Smithsonian surveys along the lower north shore of Hare Harbor in Quebec, Canada have revealed evidence of a long history of Native American occupation, beginning with the Maritime Archaic Indian culture beginning 8000 years ago. Their later descendants of 3,500 years ago built longhouses with multiple family rooms have been found at Mécatina Cove.
At Kegaska a cache of stone blades found by Hughie Stubbert indicates that early Innu peoples living here ca. 1000 AD were in contact with peoples of Ramah Bay in northern Labrador.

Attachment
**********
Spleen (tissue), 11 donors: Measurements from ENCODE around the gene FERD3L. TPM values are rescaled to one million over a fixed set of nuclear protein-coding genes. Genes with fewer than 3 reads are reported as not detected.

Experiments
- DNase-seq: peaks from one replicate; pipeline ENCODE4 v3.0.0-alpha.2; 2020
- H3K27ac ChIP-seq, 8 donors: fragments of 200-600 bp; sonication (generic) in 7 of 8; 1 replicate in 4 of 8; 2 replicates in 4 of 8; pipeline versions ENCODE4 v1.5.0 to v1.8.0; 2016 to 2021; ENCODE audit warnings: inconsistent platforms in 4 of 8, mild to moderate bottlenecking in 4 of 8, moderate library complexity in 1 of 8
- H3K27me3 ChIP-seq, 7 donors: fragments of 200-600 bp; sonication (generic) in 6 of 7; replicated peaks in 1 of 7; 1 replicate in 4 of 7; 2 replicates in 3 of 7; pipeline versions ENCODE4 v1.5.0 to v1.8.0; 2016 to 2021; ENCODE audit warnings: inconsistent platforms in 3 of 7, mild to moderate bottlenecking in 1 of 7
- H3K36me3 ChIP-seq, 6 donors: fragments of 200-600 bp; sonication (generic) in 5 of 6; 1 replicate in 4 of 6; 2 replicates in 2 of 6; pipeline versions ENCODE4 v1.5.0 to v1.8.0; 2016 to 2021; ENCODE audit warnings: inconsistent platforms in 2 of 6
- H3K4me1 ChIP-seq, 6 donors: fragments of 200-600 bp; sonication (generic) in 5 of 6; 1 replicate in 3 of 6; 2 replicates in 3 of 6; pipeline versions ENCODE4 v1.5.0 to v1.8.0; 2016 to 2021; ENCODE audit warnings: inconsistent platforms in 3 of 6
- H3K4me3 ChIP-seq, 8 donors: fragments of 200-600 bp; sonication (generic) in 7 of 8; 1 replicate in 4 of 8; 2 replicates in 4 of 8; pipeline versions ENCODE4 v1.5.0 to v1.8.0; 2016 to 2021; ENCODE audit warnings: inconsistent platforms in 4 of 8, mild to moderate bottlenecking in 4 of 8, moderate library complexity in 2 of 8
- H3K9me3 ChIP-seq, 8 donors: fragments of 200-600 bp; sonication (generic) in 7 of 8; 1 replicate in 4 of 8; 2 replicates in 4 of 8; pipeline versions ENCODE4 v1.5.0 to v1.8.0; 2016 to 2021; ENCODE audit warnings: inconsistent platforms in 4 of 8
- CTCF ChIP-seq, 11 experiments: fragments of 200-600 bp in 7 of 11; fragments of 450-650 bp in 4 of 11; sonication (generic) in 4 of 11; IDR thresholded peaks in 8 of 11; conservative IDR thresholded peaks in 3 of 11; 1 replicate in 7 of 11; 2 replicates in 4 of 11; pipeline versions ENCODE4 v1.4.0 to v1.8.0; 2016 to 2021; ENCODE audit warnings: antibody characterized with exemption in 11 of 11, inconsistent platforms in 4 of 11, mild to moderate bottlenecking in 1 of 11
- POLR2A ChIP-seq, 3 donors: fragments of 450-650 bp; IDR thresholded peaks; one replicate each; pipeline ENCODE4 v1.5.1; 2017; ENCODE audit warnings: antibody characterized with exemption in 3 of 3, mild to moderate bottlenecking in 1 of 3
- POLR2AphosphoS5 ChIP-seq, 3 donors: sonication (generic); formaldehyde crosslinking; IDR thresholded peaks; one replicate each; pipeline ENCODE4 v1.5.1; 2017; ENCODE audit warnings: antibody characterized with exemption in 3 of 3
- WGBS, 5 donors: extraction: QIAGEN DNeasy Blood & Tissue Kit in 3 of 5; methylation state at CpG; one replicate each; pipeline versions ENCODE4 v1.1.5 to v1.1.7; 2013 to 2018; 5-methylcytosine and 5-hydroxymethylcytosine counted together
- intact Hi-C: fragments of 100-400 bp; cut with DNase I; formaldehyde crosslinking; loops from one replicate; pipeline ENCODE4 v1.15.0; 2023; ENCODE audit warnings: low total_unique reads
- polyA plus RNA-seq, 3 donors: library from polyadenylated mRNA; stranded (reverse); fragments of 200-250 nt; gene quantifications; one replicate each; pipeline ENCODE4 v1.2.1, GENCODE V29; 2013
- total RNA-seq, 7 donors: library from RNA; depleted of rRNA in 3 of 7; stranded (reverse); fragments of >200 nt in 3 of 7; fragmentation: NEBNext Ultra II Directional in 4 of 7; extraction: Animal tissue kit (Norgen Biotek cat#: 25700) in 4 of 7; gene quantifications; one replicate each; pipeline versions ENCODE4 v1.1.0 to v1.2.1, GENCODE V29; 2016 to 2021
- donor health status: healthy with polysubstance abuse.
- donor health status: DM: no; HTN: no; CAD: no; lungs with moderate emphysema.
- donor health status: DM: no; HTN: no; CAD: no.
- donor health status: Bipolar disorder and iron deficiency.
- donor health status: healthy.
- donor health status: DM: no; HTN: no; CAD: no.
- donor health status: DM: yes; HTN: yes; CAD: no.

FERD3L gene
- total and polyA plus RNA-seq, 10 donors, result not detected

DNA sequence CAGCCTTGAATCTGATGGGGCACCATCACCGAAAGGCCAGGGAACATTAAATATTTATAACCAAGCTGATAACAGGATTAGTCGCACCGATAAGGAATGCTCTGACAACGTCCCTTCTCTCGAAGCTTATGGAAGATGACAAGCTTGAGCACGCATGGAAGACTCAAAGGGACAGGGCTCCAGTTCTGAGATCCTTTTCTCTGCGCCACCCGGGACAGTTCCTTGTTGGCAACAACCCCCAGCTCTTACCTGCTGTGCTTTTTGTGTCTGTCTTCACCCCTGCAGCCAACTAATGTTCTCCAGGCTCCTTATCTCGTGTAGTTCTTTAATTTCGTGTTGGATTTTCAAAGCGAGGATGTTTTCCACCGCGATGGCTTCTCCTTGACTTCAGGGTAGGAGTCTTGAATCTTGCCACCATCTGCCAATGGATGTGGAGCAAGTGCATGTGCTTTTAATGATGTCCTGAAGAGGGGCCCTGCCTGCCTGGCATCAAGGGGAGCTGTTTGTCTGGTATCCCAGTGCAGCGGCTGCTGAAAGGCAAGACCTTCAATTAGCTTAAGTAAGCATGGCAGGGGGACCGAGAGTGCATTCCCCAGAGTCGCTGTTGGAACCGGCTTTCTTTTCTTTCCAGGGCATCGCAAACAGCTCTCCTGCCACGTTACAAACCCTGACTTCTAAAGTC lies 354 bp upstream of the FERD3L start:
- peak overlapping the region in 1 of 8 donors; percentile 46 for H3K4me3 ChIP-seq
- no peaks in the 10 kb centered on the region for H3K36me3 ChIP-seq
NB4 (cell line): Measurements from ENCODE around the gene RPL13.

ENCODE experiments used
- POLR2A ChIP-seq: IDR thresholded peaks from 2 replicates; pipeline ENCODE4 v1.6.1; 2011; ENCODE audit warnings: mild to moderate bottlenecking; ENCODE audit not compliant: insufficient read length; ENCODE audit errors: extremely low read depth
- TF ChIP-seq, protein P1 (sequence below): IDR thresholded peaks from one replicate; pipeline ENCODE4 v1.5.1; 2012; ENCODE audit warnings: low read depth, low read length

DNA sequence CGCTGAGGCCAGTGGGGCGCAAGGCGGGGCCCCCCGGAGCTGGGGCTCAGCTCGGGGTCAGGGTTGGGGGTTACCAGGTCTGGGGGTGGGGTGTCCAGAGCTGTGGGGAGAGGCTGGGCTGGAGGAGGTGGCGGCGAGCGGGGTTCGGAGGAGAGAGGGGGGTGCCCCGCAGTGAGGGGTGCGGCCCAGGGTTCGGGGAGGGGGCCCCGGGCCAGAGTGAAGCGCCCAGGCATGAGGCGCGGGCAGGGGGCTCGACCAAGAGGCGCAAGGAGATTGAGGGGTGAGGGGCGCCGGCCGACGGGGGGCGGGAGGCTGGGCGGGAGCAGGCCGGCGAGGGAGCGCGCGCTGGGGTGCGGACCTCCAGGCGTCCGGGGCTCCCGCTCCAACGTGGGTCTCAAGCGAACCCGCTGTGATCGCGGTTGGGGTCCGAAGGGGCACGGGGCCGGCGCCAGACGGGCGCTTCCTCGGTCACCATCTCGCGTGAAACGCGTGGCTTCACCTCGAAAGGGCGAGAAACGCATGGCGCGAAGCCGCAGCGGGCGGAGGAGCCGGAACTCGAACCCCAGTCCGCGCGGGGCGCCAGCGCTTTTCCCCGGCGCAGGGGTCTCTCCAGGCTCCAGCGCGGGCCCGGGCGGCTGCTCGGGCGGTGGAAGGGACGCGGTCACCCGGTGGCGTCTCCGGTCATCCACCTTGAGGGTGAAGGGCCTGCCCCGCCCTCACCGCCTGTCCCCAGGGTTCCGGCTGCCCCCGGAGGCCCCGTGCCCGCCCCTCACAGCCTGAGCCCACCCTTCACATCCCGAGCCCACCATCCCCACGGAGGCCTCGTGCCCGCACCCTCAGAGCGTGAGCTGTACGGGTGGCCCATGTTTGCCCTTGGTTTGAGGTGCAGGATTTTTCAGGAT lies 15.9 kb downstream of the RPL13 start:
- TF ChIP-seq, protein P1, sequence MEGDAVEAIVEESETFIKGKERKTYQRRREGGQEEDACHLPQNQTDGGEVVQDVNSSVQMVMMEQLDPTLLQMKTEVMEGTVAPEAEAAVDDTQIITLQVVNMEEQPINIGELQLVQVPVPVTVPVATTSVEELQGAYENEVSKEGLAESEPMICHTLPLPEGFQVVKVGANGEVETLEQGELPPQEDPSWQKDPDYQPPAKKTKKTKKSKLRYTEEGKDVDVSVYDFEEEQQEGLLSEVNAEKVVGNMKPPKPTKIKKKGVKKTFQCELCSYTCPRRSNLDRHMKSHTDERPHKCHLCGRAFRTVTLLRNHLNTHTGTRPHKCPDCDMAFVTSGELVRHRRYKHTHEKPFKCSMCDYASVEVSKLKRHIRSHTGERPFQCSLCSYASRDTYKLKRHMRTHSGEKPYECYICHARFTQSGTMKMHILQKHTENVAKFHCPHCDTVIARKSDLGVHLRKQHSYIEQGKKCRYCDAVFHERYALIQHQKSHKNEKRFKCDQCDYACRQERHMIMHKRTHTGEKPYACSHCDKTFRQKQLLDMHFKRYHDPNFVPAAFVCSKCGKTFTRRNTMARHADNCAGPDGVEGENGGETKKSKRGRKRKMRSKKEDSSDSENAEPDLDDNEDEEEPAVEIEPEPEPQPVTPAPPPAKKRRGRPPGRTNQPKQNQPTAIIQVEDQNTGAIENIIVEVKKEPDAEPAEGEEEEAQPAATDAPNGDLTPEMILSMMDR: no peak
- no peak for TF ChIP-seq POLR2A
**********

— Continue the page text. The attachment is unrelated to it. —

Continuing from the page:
In this photo the Arctic Studies Center's Lauren Marr poses with an ancient Maritime Archaic Indian point made of Ramah Chert, found in 2011.
Learn more about what has been uncovered at Hare Harbor and how it has helped scientists understand the relationship between Inuit peoples of Northern Canada and Basque whalers of France and Spain in the 16th century.